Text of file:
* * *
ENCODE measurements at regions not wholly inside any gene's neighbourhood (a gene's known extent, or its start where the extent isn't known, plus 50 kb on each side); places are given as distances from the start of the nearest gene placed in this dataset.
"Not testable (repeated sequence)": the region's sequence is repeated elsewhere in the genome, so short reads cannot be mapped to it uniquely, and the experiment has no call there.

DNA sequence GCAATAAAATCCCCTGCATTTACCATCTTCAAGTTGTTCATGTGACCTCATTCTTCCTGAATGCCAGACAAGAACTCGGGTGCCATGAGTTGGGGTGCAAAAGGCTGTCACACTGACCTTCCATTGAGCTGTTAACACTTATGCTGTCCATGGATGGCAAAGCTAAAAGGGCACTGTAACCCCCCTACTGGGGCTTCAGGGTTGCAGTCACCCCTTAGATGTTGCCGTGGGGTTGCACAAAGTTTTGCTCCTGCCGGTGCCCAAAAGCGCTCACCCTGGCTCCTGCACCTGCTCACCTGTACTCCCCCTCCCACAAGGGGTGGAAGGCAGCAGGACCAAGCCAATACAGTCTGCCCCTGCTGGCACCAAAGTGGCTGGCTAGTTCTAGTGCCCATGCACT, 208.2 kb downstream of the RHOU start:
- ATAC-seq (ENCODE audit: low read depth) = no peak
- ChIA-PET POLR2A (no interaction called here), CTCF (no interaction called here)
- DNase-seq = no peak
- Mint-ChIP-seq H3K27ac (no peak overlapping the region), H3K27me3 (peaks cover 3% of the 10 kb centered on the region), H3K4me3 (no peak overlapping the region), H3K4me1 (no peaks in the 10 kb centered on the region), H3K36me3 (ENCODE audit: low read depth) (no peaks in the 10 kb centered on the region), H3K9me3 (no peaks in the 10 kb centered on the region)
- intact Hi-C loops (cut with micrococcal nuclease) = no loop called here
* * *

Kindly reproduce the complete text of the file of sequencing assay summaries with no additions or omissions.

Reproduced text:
ENCODE measurements at regions not wholly inside any gene's neighbourhood (a gene's known extent, or its start where the extent isn't known, plus 50 kb on each side); places are given as distances from the start of the nearest gene placed in this dataset.
"Not testable (repeated sequence)": the region's sequence is repeated elsewhere in the genome, so short reads cannot be mapped to it uniquely, and the experiment has no call there.

DNA sequence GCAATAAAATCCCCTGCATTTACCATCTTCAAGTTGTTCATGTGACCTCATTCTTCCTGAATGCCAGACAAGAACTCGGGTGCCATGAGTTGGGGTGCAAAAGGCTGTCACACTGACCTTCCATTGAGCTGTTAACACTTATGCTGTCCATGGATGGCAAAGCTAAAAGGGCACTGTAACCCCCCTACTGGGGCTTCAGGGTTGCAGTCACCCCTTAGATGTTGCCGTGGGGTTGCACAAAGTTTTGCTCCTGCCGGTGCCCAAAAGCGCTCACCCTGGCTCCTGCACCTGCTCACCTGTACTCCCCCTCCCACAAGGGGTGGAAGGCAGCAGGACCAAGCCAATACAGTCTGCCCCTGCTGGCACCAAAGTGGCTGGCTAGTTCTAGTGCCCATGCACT, 208.2 kb downstream of the RHOU start:
- ATAC-seq (ENCODE audit: low read depth) = no peak
- ChIA-PET POLR2A (no interaction called here), CTCF (no interaction called here)
- DNase-seq = no peak
- Mint-ChIP-seq H3K27ac (no peak overlapping the region), H3K27me3 (peaks cover 3% of the 10 kb centered on the region), H3K4me3 (no peak overlapping the region), H3K4me1 (no peaks in the 10 kb centered on the region), H3K36me3 (ENCODE audit: low read depth) (no peaks in the 10 kb centered on the region), H3K9me3 (no peaks in the 10 kb centered on the region)
- intact Hi-C loops (cut with micrococcal nuclease) = no loop called here